Do you find yourself dwelling on the situation or worrying a lot right now - here is some advice that can help
Avoid self-criticism, make regular appointments with friends and ensure positive activities in your everyday life.
This new situation can present unexpected challenges, not least with regard to worries and uncertainty in a situation that you feel you have little control over.
Remember that good mental health is developed through close relationships, being with family and friends, leisure activities and a sense of achievement at school and in the workplace.
Here you will get some specific advice on how to take care of your mental health during this time.
Take care of yourself and those around you
Self-care and care for others are two sides of the same issue. We all have different personalities, family backgrounds, and experiences in dealing with stressful and disruptive life situations. Therefore, people also handle this situation differently. Much is uncertain.
One thing that is certain is that - in addition to following the advice of the health authorities - we must take care of each other and take care of ourselves.
Try to avoid self-criticism
We are often much harder on ourselves than we would be on anyone else. Self-criticism is not particularly caring. Still, we all do it in the hope of improving ourselves. Therefore, notice what you tell yourself.
Next time self-criticism comes along, try to talk as if you were communicating with a crying child on your lap, with care and respect. When we are more caring to ourselves, it is also easier to care for others.
Maintain the daily rhythm of everyday life
Go to sleep and get up at regular times every day. Make a daily plan for your studies, either the night before or the same morning so you know what to do. Remember to take time off from your work during the weekend!
Ensure positive activities in your daily life
Chat with friends and family, work out, play computer games or pick up the guitar. Take this as seriously as study activities. It helps to maintain the balance of daily life.
Recognize your own brooding and worries
If you spend a lot of time alone at home, your thoughts and concerns often come to visit. You should be aware of this uninvited guest. Contact your friends and family when difficult thoughts come. You can also contact the health service:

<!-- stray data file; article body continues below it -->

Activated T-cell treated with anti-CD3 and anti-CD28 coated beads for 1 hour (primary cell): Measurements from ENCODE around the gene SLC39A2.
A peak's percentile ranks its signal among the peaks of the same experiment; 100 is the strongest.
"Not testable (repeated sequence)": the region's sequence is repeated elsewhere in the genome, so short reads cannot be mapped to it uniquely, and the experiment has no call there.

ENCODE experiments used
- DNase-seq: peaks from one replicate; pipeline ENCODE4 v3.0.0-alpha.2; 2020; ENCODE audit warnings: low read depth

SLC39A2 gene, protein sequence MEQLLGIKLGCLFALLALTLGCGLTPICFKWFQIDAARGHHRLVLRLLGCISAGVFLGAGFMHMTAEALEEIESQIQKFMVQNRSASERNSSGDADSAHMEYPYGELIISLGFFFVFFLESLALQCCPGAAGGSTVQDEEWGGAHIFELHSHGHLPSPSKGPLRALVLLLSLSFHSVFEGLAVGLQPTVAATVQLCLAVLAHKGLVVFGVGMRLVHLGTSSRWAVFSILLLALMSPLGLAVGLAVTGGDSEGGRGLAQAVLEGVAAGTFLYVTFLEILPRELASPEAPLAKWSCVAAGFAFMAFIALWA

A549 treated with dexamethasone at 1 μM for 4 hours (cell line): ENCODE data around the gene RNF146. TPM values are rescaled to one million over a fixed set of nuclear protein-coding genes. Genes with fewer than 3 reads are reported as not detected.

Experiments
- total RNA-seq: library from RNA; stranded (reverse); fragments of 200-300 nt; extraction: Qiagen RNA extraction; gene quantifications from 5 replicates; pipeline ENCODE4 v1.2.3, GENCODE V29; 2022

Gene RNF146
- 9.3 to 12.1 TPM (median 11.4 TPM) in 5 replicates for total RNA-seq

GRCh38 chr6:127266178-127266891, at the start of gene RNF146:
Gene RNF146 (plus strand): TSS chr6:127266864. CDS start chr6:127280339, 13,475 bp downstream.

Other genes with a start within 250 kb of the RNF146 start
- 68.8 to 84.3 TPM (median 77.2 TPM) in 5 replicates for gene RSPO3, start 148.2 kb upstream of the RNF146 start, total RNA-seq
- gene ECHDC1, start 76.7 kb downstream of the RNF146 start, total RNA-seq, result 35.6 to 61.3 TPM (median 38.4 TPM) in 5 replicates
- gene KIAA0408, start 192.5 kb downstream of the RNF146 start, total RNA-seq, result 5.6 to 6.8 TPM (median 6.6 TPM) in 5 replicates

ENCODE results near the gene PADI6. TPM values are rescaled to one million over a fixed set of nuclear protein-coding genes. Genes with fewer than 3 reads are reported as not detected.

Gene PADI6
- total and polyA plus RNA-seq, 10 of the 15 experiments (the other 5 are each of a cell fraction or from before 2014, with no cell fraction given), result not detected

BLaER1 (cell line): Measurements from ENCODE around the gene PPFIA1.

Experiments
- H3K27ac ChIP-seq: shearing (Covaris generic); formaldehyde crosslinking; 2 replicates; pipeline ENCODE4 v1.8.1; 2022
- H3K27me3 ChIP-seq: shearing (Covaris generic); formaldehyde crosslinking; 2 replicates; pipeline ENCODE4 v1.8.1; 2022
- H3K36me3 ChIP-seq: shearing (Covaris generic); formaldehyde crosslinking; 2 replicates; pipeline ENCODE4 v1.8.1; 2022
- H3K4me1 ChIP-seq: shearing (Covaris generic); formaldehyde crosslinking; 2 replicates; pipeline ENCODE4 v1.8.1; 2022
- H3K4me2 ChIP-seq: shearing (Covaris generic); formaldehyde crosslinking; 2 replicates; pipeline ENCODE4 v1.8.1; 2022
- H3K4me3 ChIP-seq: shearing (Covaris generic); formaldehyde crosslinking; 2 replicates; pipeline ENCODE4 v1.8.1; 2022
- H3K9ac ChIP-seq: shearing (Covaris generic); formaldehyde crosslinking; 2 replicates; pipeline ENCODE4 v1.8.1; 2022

Prevent brooding and difficult thoughts
If pondering or brooding tends to worsen in the evening, you may want to set aside evenings for activities that can serve as a distraction:
- Watch a funny movie
- Go for a walk with a friend
- Chat or talk to a friend
- Follow a digital concert or lecture
Make regular appointments with friends
Make an appointment with a friend to call or chat at regular intervals each day or during the week. This is especially important if you feel that difficult thoughts are building up.
Add extra breaks if you have children
If you have children at home it is not easy to study. Then it is natural to try to catch up on studies while the children are asleep, but remember that you also need breaks without children or studies in order to function in everyday life.
Maintain a positive tone and good mood in interaction with your children. Confirm and validate your children's feelings. Remember that their everyday life has also changed. All emotions, such as anger, are acceptable and understandable, although not all behavior, like beating a little brother, is.
Advice to counter social isolation
The biggest challenge in not being able to meet each other on campus is that we lose social contact with each other. Fortunately, social media and other technologies ensure that many people still have a lot of contact with each other.
But for those who are not already part of the social arenas online, it can be difficult to get in touch. Ask the tutor for help on joining a digital group if you are not in one. Be generous when someone asks to join your study group or group work.
- Mental Helses Hjelpetelefon (in Norwegian)
- Someone to talk to - SiO Health
- Health services and counselling
- Join a student associations
- How to avoid repetitive stress injuries when studying from home
Sources: These text is based on research and texts from the Department of Psychology at the Faculty of Social Sciences, the Faculty of Educational Sciences and the Faculty of Law.